6 found
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  1.  59
    On Compensation and Return: Can The 'Continuing Injustice Argument' for Compensating for Historical Injustices Justify Compensation for Such Injustices or the Return of Property?Nahshon Perez - 2011 - Journal of Applied Philosophy 28 (2):151-168.
    This paper offers a critique of recent attempts, by George Sher and others to justify compensation to be paid to descendants of deceased victims of past wrongs. This recent attempt is important as it endeavours to avoid some well-known critiques of previous attempts, such as the non-identity problem. Furthermore, this new attempt is grounded in individual rights, without invoking a more controversial collectivist assumption. The first step in this critique is to differentiate between compensation and restitution. Once this important distinction (...)
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  2.  25
    Must We Provide Material Redress for Past Wrongs?Nahshon Perez - 2014 - In Andrew I. Cohen & Christopher H. Wellman (eds.), Contemporary Debates in Applied Ethics. Wiley-Blackwell. pp. 22--203.
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  3.  13
    Posner’s “Law and Economics” and Politics: Bringing State‐Skepticism Back In.Nahshon Perez - 2018 - Journal of Social Philosophy 49 (4):589-609.
  4.  8
    Normative Theorizing and Political Data: Toward a Data-Sensitive Understanding of the Separation Between Religion and State in Political Theory.Nahshon Perez & Jonathan Fox - forthcoming - Critical Review of International Social and Political Philosophy:1-25.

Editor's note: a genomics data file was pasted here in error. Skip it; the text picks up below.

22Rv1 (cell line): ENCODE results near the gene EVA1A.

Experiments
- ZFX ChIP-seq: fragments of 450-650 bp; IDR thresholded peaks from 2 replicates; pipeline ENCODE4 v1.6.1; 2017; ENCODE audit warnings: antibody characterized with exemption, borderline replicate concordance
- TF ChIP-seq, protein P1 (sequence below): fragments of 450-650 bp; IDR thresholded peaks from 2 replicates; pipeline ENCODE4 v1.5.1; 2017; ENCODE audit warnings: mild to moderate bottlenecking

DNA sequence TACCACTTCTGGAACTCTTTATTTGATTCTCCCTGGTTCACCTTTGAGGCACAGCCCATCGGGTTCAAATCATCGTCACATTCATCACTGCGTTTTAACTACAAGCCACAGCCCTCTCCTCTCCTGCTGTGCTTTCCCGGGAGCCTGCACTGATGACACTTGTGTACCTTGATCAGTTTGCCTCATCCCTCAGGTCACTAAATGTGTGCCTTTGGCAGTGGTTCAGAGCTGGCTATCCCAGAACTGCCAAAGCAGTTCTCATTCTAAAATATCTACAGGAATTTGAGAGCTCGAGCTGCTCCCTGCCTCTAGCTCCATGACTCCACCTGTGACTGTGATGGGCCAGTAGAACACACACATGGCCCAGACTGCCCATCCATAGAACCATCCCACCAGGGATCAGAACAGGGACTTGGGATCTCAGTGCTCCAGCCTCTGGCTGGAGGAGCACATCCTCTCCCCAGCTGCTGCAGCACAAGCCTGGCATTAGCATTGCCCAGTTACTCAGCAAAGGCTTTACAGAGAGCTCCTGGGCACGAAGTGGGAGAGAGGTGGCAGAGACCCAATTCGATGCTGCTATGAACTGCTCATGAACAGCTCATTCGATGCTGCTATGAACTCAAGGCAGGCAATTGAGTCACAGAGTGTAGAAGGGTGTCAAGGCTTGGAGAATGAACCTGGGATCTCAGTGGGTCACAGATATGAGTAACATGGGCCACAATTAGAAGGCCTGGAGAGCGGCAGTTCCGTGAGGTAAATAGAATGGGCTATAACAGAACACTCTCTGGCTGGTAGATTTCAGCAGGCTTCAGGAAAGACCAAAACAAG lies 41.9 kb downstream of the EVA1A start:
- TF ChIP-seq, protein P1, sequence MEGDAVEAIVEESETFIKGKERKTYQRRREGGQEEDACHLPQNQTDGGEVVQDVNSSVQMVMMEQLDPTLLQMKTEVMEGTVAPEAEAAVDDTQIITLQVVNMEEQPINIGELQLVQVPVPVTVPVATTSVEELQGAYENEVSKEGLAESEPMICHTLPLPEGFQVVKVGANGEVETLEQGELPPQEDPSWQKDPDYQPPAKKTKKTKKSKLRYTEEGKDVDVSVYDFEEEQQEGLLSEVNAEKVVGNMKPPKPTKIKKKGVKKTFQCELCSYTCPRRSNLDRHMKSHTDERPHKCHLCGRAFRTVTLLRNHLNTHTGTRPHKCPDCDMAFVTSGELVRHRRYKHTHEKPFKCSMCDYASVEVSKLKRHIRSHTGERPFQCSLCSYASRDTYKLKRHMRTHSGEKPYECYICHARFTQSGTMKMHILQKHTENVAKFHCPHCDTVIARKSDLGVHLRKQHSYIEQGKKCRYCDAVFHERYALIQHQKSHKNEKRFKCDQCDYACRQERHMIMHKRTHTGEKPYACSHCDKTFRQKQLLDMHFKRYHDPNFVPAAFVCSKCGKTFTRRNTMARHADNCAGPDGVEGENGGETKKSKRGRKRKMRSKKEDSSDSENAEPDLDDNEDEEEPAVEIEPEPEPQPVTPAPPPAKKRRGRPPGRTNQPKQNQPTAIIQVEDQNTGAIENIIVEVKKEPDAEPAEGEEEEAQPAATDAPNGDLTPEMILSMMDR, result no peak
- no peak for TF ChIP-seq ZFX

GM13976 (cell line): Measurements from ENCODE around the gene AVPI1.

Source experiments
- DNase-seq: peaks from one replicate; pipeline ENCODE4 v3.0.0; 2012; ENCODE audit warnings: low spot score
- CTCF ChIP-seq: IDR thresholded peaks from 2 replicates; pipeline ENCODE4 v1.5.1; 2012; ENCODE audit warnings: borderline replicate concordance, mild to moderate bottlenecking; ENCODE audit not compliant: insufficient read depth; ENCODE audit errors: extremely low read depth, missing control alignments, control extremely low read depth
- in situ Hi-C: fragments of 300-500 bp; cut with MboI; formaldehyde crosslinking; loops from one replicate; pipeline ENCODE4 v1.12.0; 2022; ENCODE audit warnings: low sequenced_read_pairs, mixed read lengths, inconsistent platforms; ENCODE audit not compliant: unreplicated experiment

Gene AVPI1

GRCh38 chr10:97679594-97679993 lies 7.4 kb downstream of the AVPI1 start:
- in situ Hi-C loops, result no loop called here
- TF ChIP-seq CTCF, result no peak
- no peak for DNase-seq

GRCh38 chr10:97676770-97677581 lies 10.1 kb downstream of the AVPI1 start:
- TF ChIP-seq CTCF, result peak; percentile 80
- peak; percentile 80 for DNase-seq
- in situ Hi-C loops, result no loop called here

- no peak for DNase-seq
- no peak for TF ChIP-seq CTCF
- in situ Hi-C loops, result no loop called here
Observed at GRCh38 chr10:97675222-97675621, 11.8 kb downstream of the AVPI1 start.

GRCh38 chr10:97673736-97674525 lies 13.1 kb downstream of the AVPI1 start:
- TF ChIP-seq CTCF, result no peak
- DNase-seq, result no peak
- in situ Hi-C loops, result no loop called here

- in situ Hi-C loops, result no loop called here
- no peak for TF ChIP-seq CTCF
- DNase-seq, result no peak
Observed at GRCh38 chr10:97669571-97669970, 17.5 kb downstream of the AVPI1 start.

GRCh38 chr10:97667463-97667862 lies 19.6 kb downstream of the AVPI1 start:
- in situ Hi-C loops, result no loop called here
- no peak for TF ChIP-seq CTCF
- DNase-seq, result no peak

5.  20
    Should Multiculturalists Oppress the Oppressed? On Religion, Culture and the Individual and Cultural Rights of Un-Liberal Communities.Nahshon Perez - 2002 - Critical Review of International Social and Political Philosophy 5 (3):51-79.
    This essay investigates how a liberal state should treat violations of human rights within minority cultures. It is argued that the best approach gives due weight to the following three features: the free exercise of culture, protection of human rights and the balance of power between the majority and minority communities in a given polity. This balanced approach is contrasted with the theories of Kukathas, Okin and Spinner-Halev, who are criticised for concentrating on only the first, second and third of (...)
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  6. The Internal Contradictions of Recognition Theory.Nahshon Perez - 2012 - Libertarian Papers 4.
    This article offers a critical examination of theories that emphasize the importance of governmental provision of self-esteem to citizens. Self-esteem is the feeling that one’s abilities and achievements are positively appraised by the surrounding society, and in some cases the legal system. Such theories are becoming fashionable, following the influence of scholars such as Axel Honneth, Nancy Fraser, and others.The author argues that such theories face major challenges, on two accounts. First, trying to provide universal self esteem would imply that (...)
     
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